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Needling BioCryst

CNBC.com

BioCryst Pharmaceuticals drew the short straw, er, needle. The biotech company says a majority of patients in a mid-stage clinical trial of its experimental seasonal and pandemic flu antiviral Peramivir got the drug using too short of an injection needle.

In other words, BioCryst claims those patients didn't get enough of the drug in their system to fight off the bug and that's why the study didn't meet its goal or achieve statistical significance and the stock has been selling off since the announcement after the closing bell yesterday.

Nonetheless, the company says that by the end of this year it still plans to push Permaivir into late-stage, Phase 3 clinical trials -- typically the last step before seeking FDA approval. If it works, Peramivir would be an alternative to GlaxoSmithKline's inhalable flu fighter Relenza and the oral capsule Tamiflu from Roche and Gilead Sciences . Peramivir would be injected or infused especially in acute cases.

So, here's a bull and bear take on the data: Rodman & Renshaw biotech analyst Ren Benjamin is telling clients in a research note this morning to stay on the sidelines. He thinks BioCryst is making a mistake by moving into Phase 3: "...we believe the timeline may be too aggressive... [and] that it is in the best interest of both the company and the shareholders that an additional Phase 2 trial be conducted to gain more confidence on the efficacy of the peramivir IM (intramuscular) injection before the initiation of 1000-patient Phase 3 trials." R & R makes a market in BCRX and wants to bank it.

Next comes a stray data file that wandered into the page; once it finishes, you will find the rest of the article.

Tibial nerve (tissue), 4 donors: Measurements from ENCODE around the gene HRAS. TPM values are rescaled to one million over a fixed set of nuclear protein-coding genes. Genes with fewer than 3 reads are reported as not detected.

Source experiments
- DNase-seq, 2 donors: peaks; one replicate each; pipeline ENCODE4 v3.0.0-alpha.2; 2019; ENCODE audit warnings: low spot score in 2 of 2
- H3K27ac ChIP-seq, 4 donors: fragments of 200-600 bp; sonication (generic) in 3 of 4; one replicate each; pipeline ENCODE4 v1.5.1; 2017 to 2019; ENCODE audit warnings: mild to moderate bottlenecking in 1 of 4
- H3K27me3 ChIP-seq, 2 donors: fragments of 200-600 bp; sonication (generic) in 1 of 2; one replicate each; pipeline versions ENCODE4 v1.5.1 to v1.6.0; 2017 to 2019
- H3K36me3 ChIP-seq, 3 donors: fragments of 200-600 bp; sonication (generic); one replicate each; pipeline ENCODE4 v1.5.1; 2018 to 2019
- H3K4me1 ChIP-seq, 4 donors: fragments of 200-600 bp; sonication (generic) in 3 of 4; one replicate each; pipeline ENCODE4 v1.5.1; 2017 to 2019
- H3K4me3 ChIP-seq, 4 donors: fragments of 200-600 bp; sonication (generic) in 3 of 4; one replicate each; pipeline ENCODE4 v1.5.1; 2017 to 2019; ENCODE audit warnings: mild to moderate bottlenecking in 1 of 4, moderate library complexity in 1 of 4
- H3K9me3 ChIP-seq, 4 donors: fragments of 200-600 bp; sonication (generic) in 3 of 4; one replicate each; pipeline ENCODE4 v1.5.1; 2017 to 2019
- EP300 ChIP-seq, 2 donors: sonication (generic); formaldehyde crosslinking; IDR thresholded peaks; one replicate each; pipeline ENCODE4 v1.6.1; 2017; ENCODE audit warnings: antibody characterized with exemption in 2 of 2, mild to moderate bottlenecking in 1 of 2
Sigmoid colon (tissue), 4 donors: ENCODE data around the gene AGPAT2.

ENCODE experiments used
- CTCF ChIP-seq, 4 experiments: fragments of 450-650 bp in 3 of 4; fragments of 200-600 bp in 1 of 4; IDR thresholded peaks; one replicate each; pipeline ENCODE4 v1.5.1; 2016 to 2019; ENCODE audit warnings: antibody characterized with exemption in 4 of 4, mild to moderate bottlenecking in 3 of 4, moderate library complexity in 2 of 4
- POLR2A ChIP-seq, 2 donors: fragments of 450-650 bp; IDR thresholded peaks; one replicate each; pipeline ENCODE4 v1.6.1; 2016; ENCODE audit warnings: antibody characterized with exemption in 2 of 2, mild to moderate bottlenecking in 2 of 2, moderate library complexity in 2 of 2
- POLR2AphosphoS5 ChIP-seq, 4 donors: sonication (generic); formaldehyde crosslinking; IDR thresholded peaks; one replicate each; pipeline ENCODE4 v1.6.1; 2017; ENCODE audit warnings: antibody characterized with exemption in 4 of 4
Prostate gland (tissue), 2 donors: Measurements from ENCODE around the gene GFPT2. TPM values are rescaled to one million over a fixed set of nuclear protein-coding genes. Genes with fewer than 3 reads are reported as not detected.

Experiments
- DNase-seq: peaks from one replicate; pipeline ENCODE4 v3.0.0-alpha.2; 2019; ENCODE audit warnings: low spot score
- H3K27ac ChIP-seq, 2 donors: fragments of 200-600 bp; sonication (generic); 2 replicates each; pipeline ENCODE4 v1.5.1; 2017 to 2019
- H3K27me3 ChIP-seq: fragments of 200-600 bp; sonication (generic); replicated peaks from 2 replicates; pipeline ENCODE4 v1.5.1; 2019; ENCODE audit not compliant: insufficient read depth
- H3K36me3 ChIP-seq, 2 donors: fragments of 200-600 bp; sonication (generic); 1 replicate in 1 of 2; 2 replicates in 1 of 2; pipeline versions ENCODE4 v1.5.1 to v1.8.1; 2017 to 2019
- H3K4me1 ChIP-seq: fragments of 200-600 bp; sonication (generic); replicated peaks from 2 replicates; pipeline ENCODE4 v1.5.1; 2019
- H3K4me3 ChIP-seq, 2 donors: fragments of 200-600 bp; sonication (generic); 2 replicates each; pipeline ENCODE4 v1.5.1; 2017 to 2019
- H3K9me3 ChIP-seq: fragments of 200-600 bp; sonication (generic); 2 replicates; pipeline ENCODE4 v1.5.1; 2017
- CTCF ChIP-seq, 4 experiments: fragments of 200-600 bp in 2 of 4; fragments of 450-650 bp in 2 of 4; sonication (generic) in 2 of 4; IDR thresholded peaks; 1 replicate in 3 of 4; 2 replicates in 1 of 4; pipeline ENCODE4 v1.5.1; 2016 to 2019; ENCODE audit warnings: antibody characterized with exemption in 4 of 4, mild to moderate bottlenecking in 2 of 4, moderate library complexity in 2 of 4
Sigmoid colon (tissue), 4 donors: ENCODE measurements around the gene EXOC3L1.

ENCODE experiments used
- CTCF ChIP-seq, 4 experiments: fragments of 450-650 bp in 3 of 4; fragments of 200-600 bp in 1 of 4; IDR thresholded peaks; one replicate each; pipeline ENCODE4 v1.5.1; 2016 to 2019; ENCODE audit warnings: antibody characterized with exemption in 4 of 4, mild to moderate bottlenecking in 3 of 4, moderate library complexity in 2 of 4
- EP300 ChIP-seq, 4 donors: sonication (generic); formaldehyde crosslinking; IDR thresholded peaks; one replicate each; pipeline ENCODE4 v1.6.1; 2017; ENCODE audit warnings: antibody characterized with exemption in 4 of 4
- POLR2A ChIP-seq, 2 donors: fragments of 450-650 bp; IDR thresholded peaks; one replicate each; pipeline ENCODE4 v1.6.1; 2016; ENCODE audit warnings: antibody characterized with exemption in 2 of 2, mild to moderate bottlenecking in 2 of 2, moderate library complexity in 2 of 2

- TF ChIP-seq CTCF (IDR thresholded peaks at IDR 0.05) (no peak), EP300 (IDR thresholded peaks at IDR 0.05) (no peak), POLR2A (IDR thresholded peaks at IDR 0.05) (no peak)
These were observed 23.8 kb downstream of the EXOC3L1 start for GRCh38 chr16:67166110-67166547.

Meantime, "ChangeWave Biotech Investor" newsletter editor Michael Shulman, who has owned BCRX shares for several years, is telling his subscribers it's time to jump in. He writes, "...hang in there and see this for what it is, a buying opportunity."

But he also takes BioCryst to task over the short needle thing: "It turns out the company switched needles [to a smaller size] and this led to fully two-thirds of the people in the trial never actually getting the drug. As it happens, fat butts block intramuscular injections if the needle isn't big enough. This stuff is rocket science?

In a world of widening airline seats and extreme market volatility, this dumb mistake, along with the poor wording in the press release, cost shareholders more than $100 million in market cap overnight. The bottom line here is that some joker didn't bother to check and see if the needles worked and just cost us a small fortune."

But Shulman was just getting started -- he really lets 'em have it on his blog.

Questions? Comments? Pharma@cnbc.com